Clinical Consequences and Treatment of Primary Immunodeficiency Syndromes Characterized by Functional T and B Lymphocyte Anomalies (Combined Immune Deficiency).

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Abstract

Methods

A retrospective analysis of clinical and immunological data recorded in 25 cases. Acquired immunodeficiencies and known primary T cell immunodeficiency syndromes (severe combined immunodeficiency syndrome, Di-George syndrome, Wiskott-Aldrich syndrome, cartilage hair hypoplasia, Omenn's syndrome, ataxia telangiectasia, defective expression of major histocompatability complex class II molecules, and defective expression of the CD3/T cell receptor complex) were excluded.

Results

The patients had severe and particularly protracted infections, mainly of the respiratory tract and gut. Severe viral infections, generally due to herpes viruses, occurred in nearly two-thirds of the patients, with a median follow-up of 54 months. Autoimmune manifestations are frequent (60%), targetting mainly marrow-derived cells, and were characterized by a tendency to relapse and by a dependence on immunosuppressive therapy. Allergic manifestations were also frequent (48% of cases). Eight of the 19 patients who had not undergone bone marrow transplantation died. All but one of the 11 survivors had moderate to severe sequelae. Bone marrow transplantation seemed to be the treatment of choice, because four of six recipients of HLA-identical (n = 2) or nonidentical (n = 4) marrow are alive and the immune deficiency has been corrected.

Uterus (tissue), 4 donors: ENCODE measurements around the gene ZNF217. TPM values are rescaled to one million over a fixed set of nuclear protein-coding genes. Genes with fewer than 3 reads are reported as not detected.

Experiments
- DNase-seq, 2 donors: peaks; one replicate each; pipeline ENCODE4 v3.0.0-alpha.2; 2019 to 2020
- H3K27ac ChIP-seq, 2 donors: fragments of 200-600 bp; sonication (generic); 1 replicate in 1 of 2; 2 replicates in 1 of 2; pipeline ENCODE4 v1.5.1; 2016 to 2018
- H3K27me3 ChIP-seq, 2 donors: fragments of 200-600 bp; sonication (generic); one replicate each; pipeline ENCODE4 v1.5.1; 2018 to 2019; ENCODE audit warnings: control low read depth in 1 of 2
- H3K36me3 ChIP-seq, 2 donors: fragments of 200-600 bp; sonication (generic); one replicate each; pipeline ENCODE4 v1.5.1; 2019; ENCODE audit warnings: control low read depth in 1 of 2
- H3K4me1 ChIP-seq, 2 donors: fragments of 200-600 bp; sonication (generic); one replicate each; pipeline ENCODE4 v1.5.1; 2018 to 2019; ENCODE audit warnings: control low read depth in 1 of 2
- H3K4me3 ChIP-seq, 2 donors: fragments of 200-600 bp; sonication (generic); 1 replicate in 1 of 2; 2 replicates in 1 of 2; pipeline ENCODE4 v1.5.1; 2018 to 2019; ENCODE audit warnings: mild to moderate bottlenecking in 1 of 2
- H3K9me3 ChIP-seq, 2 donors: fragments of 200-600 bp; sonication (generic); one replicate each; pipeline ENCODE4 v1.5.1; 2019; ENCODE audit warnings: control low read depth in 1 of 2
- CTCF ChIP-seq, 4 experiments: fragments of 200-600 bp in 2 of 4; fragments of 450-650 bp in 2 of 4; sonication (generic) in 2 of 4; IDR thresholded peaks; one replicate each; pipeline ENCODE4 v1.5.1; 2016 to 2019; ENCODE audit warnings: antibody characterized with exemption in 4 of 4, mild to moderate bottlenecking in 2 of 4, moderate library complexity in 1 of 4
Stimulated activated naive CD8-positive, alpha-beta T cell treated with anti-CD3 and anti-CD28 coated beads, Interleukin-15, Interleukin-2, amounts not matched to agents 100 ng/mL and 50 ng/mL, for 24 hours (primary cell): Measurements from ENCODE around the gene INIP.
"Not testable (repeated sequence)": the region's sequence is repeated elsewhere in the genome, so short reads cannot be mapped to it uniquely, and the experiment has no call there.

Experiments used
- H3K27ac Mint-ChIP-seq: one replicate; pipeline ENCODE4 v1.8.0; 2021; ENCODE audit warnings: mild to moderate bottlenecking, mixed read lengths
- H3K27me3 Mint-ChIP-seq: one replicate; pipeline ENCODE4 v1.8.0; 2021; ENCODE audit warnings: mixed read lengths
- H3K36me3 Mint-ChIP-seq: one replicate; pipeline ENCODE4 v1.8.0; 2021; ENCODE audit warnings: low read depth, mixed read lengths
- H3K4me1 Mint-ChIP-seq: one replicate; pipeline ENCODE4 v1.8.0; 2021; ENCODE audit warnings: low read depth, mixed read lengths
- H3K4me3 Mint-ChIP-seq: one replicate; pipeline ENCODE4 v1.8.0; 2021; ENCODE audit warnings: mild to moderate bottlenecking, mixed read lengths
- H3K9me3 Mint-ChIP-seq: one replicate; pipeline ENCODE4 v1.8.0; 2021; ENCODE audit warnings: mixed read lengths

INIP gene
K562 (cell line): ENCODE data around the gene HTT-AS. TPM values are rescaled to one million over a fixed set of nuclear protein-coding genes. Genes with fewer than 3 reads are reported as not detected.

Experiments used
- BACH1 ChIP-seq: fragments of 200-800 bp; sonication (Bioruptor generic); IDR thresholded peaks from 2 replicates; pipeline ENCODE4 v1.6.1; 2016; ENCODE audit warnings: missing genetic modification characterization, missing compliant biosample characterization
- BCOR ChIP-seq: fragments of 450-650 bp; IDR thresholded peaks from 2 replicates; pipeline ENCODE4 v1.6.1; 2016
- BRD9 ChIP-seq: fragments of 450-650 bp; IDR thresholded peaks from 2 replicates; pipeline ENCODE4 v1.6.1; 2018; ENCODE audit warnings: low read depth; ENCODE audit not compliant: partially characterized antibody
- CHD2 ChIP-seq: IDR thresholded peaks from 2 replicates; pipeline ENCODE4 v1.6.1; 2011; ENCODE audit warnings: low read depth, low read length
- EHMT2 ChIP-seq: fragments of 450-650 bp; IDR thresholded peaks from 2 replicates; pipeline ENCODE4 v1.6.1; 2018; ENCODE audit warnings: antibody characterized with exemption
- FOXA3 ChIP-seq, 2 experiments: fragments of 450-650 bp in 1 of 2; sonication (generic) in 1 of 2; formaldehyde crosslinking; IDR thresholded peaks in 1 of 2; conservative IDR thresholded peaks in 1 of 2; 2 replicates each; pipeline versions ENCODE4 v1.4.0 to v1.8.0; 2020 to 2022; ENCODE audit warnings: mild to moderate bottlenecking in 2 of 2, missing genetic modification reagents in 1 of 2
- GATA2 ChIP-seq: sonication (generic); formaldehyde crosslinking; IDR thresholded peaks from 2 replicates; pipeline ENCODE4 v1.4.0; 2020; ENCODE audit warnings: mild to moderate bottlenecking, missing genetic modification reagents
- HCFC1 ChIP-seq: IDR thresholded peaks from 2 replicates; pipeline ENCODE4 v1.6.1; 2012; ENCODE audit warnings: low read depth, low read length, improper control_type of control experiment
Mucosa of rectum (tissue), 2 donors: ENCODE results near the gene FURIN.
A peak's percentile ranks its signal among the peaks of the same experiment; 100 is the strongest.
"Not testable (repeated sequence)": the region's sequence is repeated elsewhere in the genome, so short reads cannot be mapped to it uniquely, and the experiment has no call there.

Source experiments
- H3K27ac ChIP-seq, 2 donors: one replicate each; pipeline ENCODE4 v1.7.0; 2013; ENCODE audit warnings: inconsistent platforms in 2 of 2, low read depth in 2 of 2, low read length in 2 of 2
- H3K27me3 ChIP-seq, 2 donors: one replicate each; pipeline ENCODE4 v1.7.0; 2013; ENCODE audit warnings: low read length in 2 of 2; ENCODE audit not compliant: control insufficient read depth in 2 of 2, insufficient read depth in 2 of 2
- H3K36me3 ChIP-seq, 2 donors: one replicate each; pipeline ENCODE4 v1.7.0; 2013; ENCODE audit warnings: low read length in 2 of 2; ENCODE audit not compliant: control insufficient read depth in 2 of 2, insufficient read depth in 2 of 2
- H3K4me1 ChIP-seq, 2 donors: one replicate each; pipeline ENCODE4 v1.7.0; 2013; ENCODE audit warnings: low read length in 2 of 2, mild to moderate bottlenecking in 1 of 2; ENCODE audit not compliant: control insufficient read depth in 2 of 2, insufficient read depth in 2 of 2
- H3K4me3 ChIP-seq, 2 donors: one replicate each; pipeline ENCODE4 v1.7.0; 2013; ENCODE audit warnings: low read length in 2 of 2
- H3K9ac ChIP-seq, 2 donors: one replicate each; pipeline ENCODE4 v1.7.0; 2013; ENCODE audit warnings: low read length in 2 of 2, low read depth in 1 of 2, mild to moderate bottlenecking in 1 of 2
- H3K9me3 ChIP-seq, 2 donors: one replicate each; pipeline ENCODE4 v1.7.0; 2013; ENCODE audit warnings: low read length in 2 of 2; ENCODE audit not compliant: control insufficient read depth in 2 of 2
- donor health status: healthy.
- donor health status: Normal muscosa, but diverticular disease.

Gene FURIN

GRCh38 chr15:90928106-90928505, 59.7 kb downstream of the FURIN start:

Conclusion

Early recognition of these life-threatening syndromes may improve the chances of cure. Despite common clinical manifestations and prognosis, these functional immunodeficiencies appear heterogeneous regarding inheritance pattern and at least existence of a B cell immunodeficiency. Pediatrics 1994;93:265-270; primary immunodeficiency, functional anomalies.

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